What are your responsibilities as an employer?
Despite an employer’s best endeavours, office Christmas parties do get out of control. Over time, there have been countless examples of employees getting into trouble: there was the
– employee who, when chasing a secretary after drinking too much alcohol, fell over and broke his leg resulting in him being off work for a long time;
– employee who got drunk within an hour of the office party starting then swung a punch at her employer’s wife;
– employee who threw a bottle through the air and hit his boss on the head, resulting in him requiring hospital treatment
– employee who got drunk and spent his time at the party harassing and threatening other members of staff.
Just because the above events took place at an office party did not mean that the employer was “off the hook” in terms of responsibility and liability towards its employees. An employer will potentially remain liable for an employee’s misdeeds of harassment, discriminatory or a criminal nature because the office party is just an extension of the work environment. When holding a Christmas party therefore, an employer should consider whether, to minimise the risk of trouble, it should take place at a lunchtime or whether it should be held at a venue where alcohol intake can be monitored more closely or whether the availability of alcohol at the event should be limited.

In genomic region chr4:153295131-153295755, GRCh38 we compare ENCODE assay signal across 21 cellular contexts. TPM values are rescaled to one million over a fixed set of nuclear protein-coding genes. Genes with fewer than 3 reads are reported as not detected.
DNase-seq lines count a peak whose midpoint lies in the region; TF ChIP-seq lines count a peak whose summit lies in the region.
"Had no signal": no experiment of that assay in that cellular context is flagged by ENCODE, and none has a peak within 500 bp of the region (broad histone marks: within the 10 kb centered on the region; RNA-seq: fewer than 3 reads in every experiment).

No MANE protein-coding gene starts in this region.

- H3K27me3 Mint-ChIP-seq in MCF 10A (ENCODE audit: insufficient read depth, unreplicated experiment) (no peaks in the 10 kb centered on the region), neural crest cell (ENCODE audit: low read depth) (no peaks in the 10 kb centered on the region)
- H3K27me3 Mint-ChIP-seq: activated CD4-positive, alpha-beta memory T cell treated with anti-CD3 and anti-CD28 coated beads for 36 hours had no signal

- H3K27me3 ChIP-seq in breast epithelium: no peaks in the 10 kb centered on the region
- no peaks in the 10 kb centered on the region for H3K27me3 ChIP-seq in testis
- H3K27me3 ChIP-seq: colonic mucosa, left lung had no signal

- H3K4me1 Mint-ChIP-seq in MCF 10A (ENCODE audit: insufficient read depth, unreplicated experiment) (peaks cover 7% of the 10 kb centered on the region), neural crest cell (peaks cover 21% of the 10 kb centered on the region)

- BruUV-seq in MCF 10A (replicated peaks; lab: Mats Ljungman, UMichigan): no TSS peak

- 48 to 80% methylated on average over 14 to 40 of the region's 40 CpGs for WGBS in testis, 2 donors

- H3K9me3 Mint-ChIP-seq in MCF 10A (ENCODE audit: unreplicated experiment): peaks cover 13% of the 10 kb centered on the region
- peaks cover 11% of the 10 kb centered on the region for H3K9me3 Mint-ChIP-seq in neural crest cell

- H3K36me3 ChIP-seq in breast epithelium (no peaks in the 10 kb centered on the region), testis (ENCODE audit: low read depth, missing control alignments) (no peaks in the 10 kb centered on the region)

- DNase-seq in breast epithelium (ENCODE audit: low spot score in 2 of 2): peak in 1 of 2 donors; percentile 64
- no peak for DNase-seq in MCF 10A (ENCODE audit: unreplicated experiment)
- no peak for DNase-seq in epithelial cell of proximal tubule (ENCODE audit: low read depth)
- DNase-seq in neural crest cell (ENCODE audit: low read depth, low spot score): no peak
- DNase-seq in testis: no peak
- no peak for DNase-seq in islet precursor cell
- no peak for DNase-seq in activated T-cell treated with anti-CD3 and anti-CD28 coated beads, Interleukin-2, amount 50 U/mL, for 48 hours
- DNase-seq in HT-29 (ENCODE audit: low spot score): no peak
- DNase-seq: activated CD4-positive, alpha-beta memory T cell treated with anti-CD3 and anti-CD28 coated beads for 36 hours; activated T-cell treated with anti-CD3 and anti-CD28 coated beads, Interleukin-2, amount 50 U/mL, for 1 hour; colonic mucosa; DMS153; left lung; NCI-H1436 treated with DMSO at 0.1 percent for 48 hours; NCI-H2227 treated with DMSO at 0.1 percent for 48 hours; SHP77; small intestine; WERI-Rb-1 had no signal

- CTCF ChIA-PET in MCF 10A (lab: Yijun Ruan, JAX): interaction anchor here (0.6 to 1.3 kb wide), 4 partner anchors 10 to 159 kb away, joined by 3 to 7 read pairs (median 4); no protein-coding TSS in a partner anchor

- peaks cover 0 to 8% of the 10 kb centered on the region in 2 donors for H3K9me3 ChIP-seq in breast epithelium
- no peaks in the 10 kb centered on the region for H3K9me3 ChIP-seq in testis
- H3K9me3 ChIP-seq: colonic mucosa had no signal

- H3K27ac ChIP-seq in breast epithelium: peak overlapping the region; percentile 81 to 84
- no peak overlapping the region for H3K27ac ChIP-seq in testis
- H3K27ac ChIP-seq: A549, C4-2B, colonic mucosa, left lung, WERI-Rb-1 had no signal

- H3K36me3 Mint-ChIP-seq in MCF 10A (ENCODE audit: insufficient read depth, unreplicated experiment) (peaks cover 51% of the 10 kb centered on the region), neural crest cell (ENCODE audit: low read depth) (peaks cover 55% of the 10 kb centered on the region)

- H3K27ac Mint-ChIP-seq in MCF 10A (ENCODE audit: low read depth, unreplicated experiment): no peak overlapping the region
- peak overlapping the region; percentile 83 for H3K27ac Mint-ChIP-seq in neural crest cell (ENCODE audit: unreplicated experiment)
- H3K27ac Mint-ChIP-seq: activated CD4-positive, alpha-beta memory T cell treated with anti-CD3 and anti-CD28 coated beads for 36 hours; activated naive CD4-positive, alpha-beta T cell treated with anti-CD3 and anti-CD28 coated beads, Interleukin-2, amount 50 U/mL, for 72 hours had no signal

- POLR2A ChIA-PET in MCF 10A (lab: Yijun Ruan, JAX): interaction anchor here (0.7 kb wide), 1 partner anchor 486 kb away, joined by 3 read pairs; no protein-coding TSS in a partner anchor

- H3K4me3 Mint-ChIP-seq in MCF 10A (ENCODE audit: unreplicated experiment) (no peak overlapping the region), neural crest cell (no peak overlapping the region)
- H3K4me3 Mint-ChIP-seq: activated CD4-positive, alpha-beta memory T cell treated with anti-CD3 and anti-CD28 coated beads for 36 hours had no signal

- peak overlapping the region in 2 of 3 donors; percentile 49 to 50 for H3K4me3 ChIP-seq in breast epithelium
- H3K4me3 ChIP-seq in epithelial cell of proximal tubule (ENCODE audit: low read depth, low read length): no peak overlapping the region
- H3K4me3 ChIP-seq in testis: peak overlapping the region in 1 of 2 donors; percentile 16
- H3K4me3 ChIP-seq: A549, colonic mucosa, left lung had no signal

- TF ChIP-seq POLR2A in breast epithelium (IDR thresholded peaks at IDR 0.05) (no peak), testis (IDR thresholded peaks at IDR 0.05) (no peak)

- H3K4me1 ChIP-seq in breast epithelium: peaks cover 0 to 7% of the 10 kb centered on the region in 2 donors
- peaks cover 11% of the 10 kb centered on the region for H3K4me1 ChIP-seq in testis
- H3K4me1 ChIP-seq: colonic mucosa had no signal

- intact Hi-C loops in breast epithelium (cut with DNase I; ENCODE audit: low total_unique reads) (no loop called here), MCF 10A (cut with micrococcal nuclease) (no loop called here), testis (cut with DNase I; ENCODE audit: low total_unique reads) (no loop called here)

If an incident does crop up either during or after an office party, a proper process must be followed – the incident must be investigated thoroughly first (when all concerned are sober) to decide whether disciplinary action should be taken. It is an absolute “no no” for any process to be commenced against an employee at the party itself whatever they may or may not have done.
If you require any employment advice or representation, whether you are an employer or employee, feel free to contact Alan Davidson for a consultation: 01756 692 869.